Jacksonville’s Freedom Day


Although North Carolina is synonymously known as “first in flight” it also became “first in freedom” on April 12, 1776. On this day in history, the colony of North Carolina took a stand and defeated the British loyalists to ascertain its freedom from British governance. Approximately 89 years later on December 18, 1865, the adoption of the 13th Amendment to the United States Constitution abolished slavery and involuntary servitude. Albeit, not mentioned by our founding fathers, human trafficking is the modern day form of slavery including recruitment, transportation, transfer, harboring of persons by methods of coercion, abduction, deception, or abuse of power over vulnerable persons for the purposes of exploitation.

In keeping with the time honor tradition of “first in freedom,” North Carolina has witnessed many “first in freedom” such as: North Carolina Agriculture and Technical State University was established in 1891 as the result of the second Morrill Land-Grant Act of 1890; states using federal land-grant funds had to allocate money for segregated black colleges to serve as an alternative to white schools. From 1942 to 1949, the Montford Point Marines were the first African American recruits to desegregate the United States Marine Corps received basic training at the segregated Camp Montford Point in Jacksonville, North Carolina. Finally, on February 1, 1960, Dr. Ezell Blair, Jr. (now Dr. Jibreel Khazan), Dr. David L. Richmond (deceased), Dr. Franklin E. McCain, and Dr. Joseph A. McNeil, Major General, United States Air Force, Retired, who would later be known as the Greensboro Four staged a sit-in at a F. W. Woolworth’s lunch counter in Greensboro, North Carolina. A simply act of four college friends attending North Carolina Agricultural and Technical State University and sitting down at a lunch counter to order food and to be served in a restaurant that blatantly refused services to anyone but Caucasians is recognized a pivotal moment in the Civil Rights Movement.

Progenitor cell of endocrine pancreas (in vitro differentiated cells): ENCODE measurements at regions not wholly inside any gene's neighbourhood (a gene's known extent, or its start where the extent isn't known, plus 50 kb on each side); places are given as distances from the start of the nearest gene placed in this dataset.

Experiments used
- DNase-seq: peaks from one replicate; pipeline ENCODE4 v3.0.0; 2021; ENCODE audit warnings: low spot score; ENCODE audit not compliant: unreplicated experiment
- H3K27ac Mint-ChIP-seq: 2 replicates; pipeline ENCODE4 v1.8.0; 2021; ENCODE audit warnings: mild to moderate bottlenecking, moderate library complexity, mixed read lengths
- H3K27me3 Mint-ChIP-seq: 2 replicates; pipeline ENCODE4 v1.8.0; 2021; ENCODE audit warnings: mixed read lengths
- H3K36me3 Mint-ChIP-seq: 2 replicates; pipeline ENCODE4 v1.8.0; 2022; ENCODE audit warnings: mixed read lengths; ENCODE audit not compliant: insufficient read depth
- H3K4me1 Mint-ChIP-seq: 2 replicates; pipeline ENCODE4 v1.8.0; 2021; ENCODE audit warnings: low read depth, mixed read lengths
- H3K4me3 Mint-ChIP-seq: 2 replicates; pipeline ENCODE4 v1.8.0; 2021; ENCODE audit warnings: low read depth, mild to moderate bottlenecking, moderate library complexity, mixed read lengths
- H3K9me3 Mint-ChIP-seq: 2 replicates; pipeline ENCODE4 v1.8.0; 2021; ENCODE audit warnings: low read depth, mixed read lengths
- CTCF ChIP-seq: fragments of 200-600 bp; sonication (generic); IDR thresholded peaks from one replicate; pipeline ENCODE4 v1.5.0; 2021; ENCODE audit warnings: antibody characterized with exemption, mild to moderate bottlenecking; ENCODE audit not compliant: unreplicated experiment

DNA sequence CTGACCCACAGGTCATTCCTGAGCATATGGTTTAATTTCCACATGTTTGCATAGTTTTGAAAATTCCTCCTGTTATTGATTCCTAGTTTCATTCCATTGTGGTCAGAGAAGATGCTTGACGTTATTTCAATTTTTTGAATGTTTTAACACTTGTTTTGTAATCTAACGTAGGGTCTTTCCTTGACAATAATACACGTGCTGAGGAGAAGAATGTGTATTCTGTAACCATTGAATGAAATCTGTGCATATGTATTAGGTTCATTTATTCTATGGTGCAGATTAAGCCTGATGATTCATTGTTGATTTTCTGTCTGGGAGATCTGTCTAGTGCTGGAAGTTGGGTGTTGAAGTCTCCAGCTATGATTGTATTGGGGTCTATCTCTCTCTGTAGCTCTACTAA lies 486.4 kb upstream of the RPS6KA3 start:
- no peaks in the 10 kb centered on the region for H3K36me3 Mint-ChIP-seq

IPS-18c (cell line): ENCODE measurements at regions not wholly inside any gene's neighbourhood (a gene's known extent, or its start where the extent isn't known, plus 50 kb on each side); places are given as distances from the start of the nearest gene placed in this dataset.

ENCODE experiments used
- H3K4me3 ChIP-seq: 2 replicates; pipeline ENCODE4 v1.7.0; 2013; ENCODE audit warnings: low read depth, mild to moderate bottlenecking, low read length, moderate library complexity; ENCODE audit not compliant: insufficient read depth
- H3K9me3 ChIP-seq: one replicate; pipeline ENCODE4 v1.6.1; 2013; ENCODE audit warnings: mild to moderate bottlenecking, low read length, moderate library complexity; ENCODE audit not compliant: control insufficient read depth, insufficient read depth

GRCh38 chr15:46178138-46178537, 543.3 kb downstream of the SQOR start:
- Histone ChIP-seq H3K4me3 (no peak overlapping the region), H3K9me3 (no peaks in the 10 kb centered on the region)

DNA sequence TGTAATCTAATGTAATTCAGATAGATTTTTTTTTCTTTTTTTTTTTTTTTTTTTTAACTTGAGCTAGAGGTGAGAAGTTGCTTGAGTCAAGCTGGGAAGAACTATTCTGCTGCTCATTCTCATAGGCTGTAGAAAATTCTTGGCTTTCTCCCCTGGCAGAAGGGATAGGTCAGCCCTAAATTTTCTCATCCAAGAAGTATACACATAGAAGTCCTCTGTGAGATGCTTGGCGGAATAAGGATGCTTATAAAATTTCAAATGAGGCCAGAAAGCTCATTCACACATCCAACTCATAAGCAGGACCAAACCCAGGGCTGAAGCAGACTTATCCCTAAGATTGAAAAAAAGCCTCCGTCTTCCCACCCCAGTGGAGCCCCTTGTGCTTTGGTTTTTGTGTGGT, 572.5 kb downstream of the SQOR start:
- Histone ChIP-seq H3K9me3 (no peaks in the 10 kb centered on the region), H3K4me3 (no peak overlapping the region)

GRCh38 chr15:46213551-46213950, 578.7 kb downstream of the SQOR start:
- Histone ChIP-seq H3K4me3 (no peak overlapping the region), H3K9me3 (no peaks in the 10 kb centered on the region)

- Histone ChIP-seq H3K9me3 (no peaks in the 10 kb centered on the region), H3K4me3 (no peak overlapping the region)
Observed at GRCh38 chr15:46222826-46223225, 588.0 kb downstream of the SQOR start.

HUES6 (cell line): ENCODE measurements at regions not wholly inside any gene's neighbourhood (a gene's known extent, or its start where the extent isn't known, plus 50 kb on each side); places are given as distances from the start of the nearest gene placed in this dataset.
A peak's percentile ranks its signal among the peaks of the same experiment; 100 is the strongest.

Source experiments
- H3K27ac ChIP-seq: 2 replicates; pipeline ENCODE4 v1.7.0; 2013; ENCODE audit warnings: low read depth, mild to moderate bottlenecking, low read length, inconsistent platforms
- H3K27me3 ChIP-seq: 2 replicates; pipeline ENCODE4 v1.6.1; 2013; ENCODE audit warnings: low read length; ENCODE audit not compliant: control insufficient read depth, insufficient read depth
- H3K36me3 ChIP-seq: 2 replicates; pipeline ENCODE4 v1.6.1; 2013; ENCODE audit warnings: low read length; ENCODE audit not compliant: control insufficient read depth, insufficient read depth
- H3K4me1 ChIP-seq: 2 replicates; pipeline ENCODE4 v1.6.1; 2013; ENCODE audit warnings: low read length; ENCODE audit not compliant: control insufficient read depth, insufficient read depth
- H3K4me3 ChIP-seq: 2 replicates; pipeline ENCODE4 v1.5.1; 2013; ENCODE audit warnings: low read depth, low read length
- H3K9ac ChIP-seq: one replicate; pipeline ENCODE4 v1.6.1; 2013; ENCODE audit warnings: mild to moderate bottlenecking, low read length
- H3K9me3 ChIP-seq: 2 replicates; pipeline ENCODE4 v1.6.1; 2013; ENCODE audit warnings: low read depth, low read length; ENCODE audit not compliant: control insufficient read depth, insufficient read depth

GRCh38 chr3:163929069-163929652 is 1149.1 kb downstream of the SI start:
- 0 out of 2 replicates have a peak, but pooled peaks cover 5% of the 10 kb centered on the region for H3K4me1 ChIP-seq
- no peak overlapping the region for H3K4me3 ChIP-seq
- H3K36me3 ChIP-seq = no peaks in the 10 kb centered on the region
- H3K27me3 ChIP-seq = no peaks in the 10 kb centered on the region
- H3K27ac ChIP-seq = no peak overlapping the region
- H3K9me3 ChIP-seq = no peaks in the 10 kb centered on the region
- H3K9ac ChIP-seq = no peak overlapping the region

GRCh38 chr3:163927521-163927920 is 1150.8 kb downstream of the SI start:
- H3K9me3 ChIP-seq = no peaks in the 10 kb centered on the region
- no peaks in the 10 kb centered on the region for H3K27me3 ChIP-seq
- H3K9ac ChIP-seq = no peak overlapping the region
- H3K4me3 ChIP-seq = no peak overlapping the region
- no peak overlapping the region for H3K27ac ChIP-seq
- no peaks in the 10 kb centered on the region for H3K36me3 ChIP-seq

Case studies:

What are the goals of the project?

  • To recognize the abolishment of slavery, including modern day slavery of human trafficking.
  • To promote racial harmony in the City of Jacksonville by eliminating racial disparities and discourse.
  • To guarantee the rights of life, liberty, and the pursuit of happiness for all citizens in the City of Jacksonville.
  • To encourage other municipalities across the United States to observe and recognize Freedom Day as a holiday on the second Monday in December.
  • To acknowledge and honor the United States motto of “e pluribus unum” for all citizens throughout the United States.

How is the project being executed?

The Freedom Day was adopted into the City of Jacksonville’s holiday schedule on June 21, 2016 and the first holiday will be observed on December 12, 2016 (the second Monday). The holiday coincides when the 13th Amendment was ratified on December 6, 1865, and adopted on December 18, 1865. Currently, a city event to commemorate the holiday on Dec 12th is under development.

Councilwoman Angelia J. Washington
City of Jacksonville, NC

Councilman Jerome Willingham
City of Jacksonville, NC

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